Unferth is one of Hrothgar’s men, and he is a respected warrior who, like most of the Danes, dreams of achieving a heroic status. Unferth holds an important role in the novel as one of the only humans whom Grendel truly communicates with. While Beowulf mainly speaks at Grendel rather than to him, Unferth and Grendel share a genuine dialogue, which begins when Unferth first attempts to kill Grendel. When Unferth advances, he challenges Grendel via a poetic, lyrical speech, exposing the romantic lens through which he views battle. It’s clear to Grendel that Unferth has completely internalized the mythical “hero” that the Shaper and the Danes’ society at large have put on a pedestal. Sensing an opportunity to use his sharp wit and philosophical prowess, Grendel begins to taunt Unferth by deconstructing the concept of the hero. Grendel’s questioning of Unferth’s life purpose is so damaging that Unferth’s beliefs are shaken, and he begins to cry. Recognizing that killing Unferth would only give him the hero’s death he so desires, Grendel concludes his embarrassment of Unferth by pelting him with apples.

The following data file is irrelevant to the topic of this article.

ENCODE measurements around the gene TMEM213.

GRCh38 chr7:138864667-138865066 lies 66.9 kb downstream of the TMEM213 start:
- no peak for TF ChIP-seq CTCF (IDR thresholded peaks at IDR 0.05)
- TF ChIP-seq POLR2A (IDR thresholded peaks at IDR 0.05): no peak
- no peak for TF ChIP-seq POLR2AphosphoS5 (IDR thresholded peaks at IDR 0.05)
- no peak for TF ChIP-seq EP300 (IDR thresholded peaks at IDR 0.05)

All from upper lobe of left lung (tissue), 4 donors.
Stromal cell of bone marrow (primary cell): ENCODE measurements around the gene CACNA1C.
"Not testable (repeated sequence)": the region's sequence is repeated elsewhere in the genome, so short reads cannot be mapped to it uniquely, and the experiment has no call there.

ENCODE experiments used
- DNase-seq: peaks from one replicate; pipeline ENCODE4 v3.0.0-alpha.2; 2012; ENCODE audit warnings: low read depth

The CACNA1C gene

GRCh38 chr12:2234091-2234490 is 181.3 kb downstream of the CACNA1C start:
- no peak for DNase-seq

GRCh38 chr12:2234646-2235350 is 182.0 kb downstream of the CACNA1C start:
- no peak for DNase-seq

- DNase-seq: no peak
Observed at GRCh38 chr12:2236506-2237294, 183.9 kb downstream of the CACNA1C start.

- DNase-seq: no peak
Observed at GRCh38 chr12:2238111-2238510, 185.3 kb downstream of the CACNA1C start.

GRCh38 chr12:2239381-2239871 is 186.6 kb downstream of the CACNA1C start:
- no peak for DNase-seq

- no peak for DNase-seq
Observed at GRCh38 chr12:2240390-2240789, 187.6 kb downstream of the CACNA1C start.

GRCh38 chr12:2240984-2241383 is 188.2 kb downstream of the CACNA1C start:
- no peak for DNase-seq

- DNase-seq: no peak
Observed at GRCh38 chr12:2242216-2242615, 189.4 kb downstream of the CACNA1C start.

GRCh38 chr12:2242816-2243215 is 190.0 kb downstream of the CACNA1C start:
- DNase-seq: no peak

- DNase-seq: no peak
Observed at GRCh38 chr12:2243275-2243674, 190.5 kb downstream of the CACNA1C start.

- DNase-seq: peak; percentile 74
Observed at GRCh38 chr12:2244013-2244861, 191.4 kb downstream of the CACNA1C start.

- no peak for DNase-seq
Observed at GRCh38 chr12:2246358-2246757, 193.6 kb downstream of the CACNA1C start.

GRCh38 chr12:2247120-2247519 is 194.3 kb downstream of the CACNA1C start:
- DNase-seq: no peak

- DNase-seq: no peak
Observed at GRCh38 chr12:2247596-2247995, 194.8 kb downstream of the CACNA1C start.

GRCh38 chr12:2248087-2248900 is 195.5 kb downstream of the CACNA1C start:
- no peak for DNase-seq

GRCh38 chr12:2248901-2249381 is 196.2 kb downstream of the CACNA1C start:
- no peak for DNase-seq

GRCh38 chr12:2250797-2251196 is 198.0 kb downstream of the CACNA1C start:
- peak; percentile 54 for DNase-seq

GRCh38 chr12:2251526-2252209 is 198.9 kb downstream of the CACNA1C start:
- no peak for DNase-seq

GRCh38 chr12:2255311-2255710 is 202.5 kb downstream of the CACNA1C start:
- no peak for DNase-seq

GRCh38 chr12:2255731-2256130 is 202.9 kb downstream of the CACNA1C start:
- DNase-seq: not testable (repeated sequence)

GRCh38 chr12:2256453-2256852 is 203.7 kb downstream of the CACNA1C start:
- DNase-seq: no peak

In presenting a verbal attack to Unferth, Grendel not only forces Unferth to engage in a battle he’s woefully unprepared for—an intellectual one of arguments and ideas rather than a physical one of swords and brute strength—but also unintentionally begins a minor but nevertheless meaningful relationship with Unferth. Soon after Grendel and Unferth’s initial fight, Unferth makes his way to Grendel’s cave, this time armed with carefully considered arguments about heroism. While Grendel ultimately gains the intellectual upper hand on Unferth yet again, Unferth does articulate ideas that are thematically important in Grendel, such as whether concepts like heroism and morality bring true meaning and purpose to life. While Grendel has an advantage over Unferth in the debate—he’s had centuries to contemplate the relevant arguments and counterarguments, while Unferth has had only decades—and he soon has Unferth flustered and beaten, their discussion foreshadows the far more powerful interaction that Grendel will have with Beowulf surrounding the same themes and questions. In this sense, Unferth acts as a primitive Beowulf. While Unferth yearns to be a hero and tries his best to defend his romantic worldview against Grendel’s piercing nihilism, he eventually gives up, quite literally falling asleep after the debate, and he never achieves true heroism in his lifetime. On the other hand, Beowulf doesn’t yearn to be a hero—he already is one, and his unyielding belief in meaning, destiny, and life ultimately ends in Grendel’s physical defeat and certainly gives Grendel something profound to consider before his death.